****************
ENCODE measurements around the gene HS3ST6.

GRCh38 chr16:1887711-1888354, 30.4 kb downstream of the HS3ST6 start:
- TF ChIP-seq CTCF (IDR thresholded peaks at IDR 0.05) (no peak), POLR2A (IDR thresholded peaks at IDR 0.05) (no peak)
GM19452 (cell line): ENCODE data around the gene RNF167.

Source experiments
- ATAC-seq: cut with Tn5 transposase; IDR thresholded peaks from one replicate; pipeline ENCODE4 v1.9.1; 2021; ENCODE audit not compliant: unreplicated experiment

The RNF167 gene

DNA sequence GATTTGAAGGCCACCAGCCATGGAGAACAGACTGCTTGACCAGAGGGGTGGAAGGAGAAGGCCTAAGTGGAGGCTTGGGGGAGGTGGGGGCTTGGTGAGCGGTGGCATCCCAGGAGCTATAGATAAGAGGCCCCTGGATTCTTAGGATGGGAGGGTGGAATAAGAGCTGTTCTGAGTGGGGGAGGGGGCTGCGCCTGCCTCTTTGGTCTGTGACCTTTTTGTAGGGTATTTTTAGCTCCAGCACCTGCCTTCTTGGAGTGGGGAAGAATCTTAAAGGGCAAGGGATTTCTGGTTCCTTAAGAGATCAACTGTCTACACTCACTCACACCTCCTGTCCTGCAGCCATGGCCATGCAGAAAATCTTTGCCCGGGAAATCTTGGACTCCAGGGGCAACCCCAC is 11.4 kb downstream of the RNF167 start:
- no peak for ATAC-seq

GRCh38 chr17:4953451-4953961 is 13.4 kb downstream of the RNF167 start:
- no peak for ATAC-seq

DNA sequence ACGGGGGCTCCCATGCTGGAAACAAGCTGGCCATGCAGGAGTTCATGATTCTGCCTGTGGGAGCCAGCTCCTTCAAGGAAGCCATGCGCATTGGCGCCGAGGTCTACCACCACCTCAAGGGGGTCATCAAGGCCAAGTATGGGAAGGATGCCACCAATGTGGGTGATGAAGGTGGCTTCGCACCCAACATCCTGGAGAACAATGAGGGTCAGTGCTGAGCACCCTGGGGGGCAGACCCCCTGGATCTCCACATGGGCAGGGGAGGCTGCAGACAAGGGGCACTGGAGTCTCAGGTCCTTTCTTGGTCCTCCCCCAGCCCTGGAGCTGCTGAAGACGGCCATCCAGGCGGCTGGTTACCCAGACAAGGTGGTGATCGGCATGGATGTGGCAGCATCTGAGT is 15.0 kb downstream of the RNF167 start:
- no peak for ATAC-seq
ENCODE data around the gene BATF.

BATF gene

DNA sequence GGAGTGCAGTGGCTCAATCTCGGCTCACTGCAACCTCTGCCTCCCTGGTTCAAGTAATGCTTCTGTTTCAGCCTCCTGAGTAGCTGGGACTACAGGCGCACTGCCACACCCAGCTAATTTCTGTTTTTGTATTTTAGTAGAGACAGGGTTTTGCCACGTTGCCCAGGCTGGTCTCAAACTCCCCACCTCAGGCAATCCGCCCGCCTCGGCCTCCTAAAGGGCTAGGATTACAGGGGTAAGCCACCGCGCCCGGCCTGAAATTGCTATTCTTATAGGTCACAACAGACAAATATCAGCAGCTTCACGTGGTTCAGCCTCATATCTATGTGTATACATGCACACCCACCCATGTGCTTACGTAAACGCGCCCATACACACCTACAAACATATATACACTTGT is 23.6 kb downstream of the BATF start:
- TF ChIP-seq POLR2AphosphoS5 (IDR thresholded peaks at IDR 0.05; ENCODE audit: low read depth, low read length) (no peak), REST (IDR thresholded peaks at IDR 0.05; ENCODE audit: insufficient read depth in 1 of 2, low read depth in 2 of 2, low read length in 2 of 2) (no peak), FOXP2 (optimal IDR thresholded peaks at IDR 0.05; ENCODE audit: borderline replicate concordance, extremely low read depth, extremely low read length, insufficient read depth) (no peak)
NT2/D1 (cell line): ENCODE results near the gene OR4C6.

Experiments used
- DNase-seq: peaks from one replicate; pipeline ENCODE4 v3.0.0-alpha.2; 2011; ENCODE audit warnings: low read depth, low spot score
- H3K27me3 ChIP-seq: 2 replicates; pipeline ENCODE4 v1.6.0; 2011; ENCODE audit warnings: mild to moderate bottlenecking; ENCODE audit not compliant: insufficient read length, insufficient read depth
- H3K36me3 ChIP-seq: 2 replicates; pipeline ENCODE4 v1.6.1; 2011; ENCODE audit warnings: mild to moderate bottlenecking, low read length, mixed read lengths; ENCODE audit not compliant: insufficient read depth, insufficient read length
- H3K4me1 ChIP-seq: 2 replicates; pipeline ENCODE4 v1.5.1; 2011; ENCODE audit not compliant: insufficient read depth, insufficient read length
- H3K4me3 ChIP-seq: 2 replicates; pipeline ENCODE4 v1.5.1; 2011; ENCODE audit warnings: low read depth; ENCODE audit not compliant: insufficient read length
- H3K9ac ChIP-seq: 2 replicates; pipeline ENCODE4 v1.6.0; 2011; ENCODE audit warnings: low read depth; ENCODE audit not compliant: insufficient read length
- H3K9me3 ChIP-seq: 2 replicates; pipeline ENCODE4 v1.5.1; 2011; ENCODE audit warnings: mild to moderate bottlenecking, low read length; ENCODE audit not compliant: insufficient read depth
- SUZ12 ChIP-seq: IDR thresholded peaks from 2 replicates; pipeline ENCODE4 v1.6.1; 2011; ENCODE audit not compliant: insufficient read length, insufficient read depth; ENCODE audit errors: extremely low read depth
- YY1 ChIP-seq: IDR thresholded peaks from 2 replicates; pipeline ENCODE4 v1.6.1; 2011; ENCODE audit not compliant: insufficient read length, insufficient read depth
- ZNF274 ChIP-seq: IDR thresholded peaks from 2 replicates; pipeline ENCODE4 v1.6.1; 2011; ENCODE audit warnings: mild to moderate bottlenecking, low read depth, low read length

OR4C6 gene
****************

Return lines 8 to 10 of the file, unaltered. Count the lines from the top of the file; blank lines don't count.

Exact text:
DNA sequence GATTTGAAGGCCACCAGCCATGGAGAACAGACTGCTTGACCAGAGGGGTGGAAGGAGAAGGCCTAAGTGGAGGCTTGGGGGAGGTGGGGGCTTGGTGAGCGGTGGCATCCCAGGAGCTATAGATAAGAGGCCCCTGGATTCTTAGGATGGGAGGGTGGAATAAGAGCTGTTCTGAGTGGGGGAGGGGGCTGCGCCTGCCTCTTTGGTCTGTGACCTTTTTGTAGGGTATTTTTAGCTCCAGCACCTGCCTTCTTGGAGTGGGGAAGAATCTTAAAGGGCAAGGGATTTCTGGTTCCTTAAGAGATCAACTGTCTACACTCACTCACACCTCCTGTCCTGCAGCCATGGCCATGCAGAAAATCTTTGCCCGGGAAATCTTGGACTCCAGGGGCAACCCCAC is 11.4 kb downstream of the RNF167 start:
- no peak for ATAC-seq

GRCh38 chr17:4953451-4953961 is 13.4 kb downstream of the RNF167 start: